1. Heat oil in a large dutch oven or pot over medium heat. Add onions, peppers, chili powder, cumin, cayenne and 1/2 teaspoon salt. Cook until vegetables are softened, about 7 minutes. Then add garlic and cook for about 30 secs.

2. Add beef and increase heat to medium-high. Break up meat and cook until it’s no longer pink, about 10 minutes. Stir in tomatoes with their juices, tomato puree, beans and a 1/2 teaspoon salt. Bring pot to a simmer, cover and cook for 45 minutes.

3. Remove lid and continue to cook, simmering for another 45 minutes. Season with more salt and cayenne to taste before serving.

Super Versatile Chili
 
Prep time
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I created this recipe over the years from my sister's recipe and America's Test Kitchen's techniques.
Author:
Serves: 8-10
Ingredients
  • 2 tablespoons vegetable oil
  • 2 onions, chopped
  • 3 bell peppers, variety of colors makes it prettier, chopped
  • ½ cup chili powder
  • 1 tbsp cumin
  • 0-1/2 tsp cayenne or chipotle cayenne
  • 1 teaspoon salt
  • 6 garlic cloves, minced
  • 2 pounds beef
  • 4 (15.5 ounce) cans of beans, variety of kidney dark, light and white, black beans, pinto beans, rinsed
  • 4 (14.5 ounce) cans of diced tomatoes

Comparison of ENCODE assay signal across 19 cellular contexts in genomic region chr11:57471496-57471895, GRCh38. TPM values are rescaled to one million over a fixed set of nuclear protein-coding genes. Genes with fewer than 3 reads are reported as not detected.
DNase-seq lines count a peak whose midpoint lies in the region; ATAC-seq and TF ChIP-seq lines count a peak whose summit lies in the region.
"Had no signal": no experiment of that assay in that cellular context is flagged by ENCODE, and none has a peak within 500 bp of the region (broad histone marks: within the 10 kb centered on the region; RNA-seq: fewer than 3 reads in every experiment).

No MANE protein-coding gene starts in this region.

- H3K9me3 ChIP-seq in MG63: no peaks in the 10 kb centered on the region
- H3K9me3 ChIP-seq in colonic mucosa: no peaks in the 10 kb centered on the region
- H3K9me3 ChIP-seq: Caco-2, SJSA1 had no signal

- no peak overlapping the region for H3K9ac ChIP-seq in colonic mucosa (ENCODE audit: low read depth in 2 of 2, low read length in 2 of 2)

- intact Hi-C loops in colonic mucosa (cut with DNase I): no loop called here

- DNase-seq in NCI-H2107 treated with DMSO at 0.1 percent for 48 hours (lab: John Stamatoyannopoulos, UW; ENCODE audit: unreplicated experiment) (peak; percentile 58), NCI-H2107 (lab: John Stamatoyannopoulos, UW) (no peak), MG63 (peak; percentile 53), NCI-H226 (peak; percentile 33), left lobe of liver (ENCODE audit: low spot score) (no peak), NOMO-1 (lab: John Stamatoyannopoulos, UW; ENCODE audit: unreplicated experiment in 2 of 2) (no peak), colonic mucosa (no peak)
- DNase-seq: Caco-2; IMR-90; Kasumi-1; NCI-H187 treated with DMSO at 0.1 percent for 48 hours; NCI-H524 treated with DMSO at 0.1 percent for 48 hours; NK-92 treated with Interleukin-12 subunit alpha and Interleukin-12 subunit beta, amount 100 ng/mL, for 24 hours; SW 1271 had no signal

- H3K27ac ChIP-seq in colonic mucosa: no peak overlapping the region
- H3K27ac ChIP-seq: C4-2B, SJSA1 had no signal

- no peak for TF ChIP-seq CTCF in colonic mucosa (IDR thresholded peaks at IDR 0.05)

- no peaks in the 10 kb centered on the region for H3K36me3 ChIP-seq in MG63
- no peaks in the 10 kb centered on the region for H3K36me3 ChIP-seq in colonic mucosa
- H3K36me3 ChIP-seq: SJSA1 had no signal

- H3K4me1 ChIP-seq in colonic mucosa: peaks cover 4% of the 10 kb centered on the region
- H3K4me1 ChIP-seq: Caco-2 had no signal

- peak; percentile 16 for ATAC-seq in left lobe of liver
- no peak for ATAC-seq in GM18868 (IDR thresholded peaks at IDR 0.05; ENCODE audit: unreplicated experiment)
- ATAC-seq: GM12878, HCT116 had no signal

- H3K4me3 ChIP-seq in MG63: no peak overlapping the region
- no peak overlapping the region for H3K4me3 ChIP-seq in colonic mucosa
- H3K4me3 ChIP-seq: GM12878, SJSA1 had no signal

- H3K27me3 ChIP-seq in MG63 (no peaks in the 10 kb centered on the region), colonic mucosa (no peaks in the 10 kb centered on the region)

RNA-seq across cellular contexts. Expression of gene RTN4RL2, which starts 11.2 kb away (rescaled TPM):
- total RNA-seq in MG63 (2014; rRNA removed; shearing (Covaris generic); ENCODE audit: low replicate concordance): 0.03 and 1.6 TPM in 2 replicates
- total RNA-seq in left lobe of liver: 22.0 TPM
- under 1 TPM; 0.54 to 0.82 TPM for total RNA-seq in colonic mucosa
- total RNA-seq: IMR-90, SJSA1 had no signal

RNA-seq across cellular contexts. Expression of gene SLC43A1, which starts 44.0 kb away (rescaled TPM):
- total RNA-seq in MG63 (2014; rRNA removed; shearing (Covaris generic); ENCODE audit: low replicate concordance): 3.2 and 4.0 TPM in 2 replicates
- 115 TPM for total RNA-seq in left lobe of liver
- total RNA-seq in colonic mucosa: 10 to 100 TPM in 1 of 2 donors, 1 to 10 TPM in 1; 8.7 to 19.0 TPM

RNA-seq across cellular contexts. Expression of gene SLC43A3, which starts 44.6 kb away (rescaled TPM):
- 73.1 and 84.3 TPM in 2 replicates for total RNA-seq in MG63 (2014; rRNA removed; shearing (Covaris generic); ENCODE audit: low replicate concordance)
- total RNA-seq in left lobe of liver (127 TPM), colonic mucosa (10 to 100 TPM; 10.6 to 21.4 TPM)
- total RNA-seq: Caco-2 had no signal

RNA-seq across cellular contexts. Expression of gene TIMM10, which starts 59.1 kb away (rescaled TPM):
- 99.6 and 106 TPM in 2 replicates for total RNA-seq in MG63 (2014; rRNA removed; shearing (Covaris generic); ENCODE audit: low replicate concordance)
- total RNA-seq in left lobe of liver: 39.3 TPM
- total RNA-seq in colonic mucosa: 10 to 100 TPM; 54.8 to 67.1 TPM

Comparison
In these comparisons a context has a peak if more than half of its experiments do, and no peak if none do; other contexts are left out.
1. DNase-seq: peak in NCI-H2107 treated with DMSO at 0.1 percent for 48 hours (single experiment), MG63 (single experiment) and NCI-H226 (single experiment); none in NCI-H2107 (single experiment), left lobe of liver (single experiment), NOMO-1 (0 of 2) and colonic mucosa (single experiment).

• 1 (14 ounce) can of tomato puree
Instructions
  1. Heat oil in a large dutch oven or pot over medium heat. Add onions, peppers, chili powder, cumin, cayenne and ½ teaspoon salt. Cook until vegetables are softened, about 7 minutes. Then add garlic and cook for about 30 secs.
  2. Add beef and increase heat to medium-high. Break up meat and cook until it's no longer pink, about 10 minutes. Stir in tomatoes with their juices, tomato puree, beans and a ½ teaspoon salt. Bring pot to a simmer, cover and cook for 45 minutes.
  3. Remove lid and continue to cook simmering for another 45 minutes. Season with more salt and cayenne to taste before serving.

 

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5 thoughts on “Traditional Chili Done Right

  1. As soon as it’s not a billion degrees here (Phoenix), I’m making this. Recipe looks fantastic and the pictures are making me hungry. I wish you girls were my neighbors.

  2. My chili recipe is just like Camille’s, but I use half sausage and half beef. Less healthy, but if you are looking to win a chili cook-off, it is delicious.

  3. I still maintain dry beans, hydrated overnight in salt water (about 2 TBSP of salt), rinsed and then gently simmered until cooked are superior to canned beans. I got the salt idea from the Cook’s Country cooking show. They explained that the salt soak breaks down the bean skin to make it more tender and I agree. You still can get small hard stones if your beans are old and you have not used salt.

  4. The first time I made chili as a newlywed I used dry beans and my chili was this want-to-be spaghetti sauce nightmare. So I have been nervous about dry beans. But, I’d like to get the guts to try again. If Wanda says it’s worth it. I believe it.